Leaves of Three, Let It Be: How to Identify Poison Ivy
Poison ivy, oak and sumac are itchy summer staples in North Carolina
If you have spent much time outdoors during a North Carolina summer, chances are you have had a close encounter with one of the most reviled plants around – poison ivy. Along with its cousins, poison oak and poison sumac, these plants abound across our state in fields, forests and even your own neighborhood. Coming into contact with the oil from these plants can lead to itching, red rash and, eventually, blistering.
Be careful when mowing the lawn, as the debris can easily spread the itch-causing resin, urushiol.
Horticulture expert Matt Jones with N.C. Cooperative Extension joins Homegrown to show us how to identify poisonous plants that lurk around the corner. This knowledge is guaranteed to help you enjoy a more comfortable, itch-free summer!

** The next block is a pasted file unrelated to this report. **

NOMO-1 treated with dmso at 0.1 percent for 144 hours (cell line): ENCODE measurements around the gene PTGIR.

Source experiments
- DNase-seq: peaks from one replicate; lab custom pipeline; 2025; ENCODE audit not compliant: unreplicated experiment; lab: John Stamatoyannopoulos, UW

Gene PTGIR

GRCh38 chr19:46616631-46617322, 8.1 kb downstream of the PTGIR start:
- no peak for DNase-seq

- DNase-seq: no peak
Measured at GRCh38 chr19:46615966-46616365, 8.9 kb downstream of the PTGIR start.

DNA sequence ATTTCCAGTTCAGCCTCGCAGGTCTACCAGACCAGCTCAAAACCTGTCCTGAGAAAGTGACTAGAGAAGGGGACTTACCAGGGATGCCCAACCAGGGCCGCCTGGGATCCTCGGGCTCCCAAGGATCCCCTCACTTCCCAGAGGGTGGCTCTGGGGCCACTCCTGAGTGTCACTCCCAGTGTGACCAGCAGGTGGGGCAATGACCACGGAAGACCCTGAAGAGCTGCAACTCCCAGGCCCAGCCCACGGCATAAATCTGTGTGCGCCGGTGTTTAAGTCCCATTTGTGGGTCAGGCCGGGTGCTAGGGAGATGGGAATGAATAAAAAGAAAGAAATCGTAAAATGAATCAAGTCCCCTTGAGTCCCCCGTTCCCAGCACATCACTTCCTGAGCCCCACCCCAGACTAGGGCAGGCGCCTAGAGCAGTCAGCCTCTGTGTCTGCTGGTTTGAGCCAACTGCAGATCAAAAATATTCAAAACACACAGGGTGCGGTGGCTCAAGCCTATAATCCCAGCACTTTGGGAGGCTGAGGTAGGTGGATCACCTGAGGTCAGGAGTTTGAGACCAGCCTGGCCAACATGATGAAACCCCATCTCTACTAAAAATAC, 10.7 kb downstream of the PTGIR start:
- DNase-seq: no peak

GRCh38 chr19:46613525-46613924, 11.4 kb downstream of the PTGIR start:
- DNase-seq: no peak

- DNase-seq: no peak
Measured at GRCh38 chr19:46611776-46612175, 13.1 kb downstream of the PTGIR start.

Here are a few tips to protect yourself:
- Learn to recognize poisonous plants in your area
- Understand that these plants appear in different forms, most often as shrubs or vines
- Wear protective clothing and gloves when working outside
- Wash hands, clothing, and gardening or outdoor tools thoroughly, removing oil that may have stuck to it
If you are determined to learn by experience, here are a few tips on how to deal with a skin reaction:
- Wash thoroughly, then soak in cool water
- Apply an over the counter corticosteroid (if you are certain you are not allergic)
- Research various skin protectants like zinc, or apply baking soda or colloidal oatmeal
- Remember that we at Homegrown are not medical doctors, so consult your physician for medical advice as needed
- NC State Extension Plants Database Profiles
- List of Poisonous Plants (NC State Extension Plants Database)
- Outsmarting Poison Ivy and Other Poisonous Plants (FDA)